By B.B. Singer
Niagara Gazette — Few around here need to be reminded of the Manhattan Project’s environmental impact, and one sometimes wishes that Enrico Fermi, Niels Bohr et al. hadn’t done research that eventually helped create a new, Dr. Strangelove weapon and world.
That came home quite recently with the chilling report of a near nuclear explosion in North Carolina of the early ‘60s that would have changed the U.S. and Western civilization forever. It’s also made people look behind anodyne headlines on Pakistan’s or North Korea’s nuclear programs, which have fewer safeguards than over here, not to mention Iran’s possible acquisition of nukes, which their current “moderates” are still trying to finesse.
Somehow, there seems less talk lately of “dirty bombs” being acquired by terrorists who care nothing about anyone (witness the shoot-up of civilians in a Nairobi mall, among so much else). But the threat remains significant, and yes, the world would probably have been better off without all that scientific experimentation that led to this Sword of Damocles over our collective heads.
One caveat’s in order, and that concerns the so-called Greatest Generation that paid with so much blood in the Pacific theater to finally turn back the Japanese in World War II. When it comes to the Hiroshima-Nagasaki tragedy, there has been protracted debate — should President Truman have issued a warning, perhaps detonating on an uninhabited island to show his new weapon’s force? Should he have used only one bomb over Hiroshima and put the screws to Emperor Hirohito, who already wanted peace, before having a second dropped over Nagasaki?
But Hirohito couldn’t control his suicidal, honor-bound military, and then comes the big debate within a debate: how many American lives would have been lost by a conventional invasion of Japan, and how many Japanese? Winston Churchill estimated astronomical numbers there, far greater than those ensuing from the nuclear tragedy, and so did others, except, that is, for “revisionist” scholars of the late ‘60s, emboldened by peace and hippy movements of their time. Such analysts severely reduced these potential human losses, but really, without anything more than war game-type supposition, rather than hard facts.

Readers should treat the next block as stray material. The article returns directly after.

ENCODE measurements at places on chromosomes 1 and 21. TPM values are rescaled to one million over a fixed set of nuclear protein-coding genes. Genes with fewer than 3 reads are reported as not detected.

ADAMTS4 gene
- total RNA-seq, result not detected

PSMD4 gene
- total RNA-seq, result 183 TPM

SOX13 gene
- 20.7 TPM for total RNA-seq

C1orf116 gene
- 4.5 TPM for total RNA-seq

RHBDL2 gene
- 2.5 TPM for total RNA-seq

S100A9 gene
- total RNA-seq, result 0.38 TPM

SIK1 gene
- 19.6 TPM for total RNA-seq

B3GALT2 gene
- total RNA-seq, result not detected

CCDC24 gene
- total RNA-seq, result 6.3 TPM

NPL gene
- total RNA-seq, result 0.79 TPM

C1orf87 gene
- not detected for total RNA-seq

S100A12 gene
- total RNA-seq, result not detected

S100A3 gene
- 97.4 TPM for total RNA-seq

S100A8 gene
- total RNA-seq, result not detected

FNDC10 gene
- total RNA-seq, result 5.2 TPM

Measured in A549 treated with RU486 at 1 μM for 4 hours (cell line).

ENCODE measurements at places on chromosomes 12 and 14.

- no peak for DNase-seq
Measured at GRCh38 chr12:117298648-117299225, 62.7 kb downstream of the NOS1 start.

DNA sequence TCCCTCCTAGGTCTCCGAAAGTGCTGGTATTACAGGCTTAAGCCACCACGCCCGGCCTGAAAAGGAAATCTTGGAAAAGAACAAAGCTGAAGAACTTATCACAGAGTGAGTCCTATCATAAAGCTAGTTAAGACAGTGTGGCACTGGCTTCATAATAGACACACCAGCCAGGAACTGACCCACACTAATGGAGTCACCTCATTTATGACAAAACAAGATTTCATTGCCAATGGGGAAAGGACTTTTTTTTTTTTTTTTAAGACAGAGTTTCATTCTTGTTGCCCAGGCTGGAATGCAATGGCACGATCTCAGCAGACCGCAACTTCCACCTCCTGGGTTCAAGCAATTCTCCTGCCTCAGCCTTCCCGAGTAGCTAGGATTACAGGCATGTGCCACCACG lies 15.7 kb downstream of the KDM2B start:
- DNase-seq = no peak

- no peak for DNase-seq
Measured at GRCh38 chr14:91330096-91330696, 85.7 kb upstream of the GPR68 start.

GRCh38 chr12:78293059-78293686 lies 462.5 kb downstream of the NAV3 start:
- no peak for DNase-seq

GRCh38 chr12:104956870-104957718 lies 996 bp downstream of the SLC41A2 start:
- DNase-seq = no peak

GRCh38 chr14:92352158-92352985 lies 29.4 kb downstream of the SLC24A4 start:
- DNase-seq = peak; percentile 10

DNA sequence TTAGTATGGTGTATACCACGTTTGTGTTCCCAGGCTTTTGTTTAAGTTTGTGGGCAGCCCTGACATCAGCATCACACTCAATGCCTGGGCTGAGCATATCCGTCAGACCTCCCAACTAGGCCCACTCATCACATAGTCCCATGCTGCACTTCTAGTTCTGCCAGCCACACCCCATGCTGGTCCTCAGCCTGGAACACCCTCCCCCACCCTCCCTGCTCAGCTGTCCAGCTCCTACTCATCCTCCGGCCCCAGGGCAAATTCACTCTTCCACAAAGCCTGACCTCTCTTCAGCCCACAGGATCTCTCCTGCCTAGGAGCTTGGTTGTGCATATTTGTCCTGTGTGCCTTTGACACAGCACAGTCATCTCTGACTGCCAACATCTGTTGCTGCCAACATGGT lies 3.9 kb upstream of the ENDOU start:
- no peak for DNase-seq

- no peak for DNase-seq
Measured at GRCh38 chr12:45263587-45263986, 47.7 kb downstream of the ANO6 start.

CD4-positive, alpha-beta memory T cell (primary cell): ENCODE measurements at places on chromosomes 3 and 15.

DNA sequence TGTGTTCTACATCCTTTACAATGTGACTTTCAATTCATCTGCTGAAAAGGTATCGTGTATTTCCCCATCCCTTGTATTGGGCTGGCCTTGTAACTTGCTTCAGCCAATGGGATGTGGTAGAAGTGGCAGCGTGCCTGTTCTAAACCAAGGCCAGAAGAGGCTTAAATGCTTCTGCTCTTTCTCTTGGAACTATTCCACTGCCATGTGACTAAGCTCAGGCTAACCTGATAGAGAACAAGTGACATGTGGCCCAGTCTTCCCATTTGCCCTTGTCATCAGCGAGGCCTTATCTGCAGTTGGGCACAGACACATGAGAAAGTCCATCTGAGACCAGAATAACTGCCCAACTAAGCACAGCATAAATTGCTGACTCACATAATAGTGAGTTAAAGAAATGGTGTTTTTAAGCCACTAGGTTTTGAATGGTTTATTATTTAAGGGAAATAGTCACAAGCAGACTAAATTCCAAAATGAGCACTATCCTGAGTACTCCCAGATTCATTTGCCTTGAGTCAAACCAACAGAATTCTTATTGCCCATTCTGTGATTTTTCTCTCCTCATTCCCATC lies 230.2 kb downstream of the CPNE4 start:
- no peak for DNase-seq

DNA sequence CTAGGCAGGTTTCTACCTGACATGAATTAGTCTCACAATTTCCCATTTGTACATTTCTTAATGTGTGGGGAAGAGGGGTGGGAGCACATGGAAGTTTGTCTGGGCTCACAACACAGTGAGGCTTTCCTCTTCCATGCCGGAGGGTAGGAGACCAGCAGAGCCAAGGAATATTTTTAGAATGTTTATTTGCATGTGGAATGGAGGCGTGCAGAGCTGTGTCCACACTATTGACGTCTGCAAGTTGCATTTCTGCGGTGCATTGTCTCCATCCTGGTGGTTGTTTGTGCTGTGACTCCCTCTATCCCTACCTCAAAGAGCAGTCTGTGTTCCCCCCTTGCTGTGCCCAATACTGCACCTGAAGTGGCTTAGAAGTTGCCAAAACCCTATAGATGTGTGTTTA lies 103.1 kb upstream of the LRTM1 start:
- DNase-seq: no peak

Funny how age contingents stack up on the issue. Baby boomers, including “revisionists,” took a lot for granted; however, their parents’ generation who would have supplied the bodies for a conventional invasion of Japan have been nearly unanimous: those horrific bombs with grisly mushroom clouds and all the disease and death that followed at least ended the war definitively. Few American soldiers wanted to depart Europe for the Pacific, or if already in the Far East, to continue on in that theater where they had already lost colleagues aplenty in awful conditions. So: this awesome new weapon used by Truman and still an existential menace did at least terminate a harrowing conflict. And sticking with comparative plus sides, there have certainly been beneficial applications of peacetime nuclear energy as well.
You take the good with the bad? In this kind of existential game, that phrase sounds very superficial, indeed. It’s not the same as putting up with a spouse’s penchant for certain game shows or vacation choices, or with badly-cooked burgers at a restaurant.
No longer are young people demonstrating much against the bomb, and there are no Helen Caldicotts around now, no best-sellers to rival Jonathan Schell’s “The Fate of the Earth” from the ‘80s. Even our idealists don’t want to examine the issue too closely. It’s almost like looking at the sun head-on for a long time. It’s just so beyond the pale that we simply hope the “experts” in their silos etc., and politicians with potential fingers on the buttons know what they’re doing! But we’ve seen big snafus in other governmental domains, not to mention in countries of the Third World, frequently more disorganized and capricious by far.
How does one accommodate to this strange menace begat by those great scientists of yore, who over the din of nay sayers, managed to do the unthinkable by splitting the atom? There’s really no good answer ...B.B. Singer has taught at several colleges in the area, including Niagara University.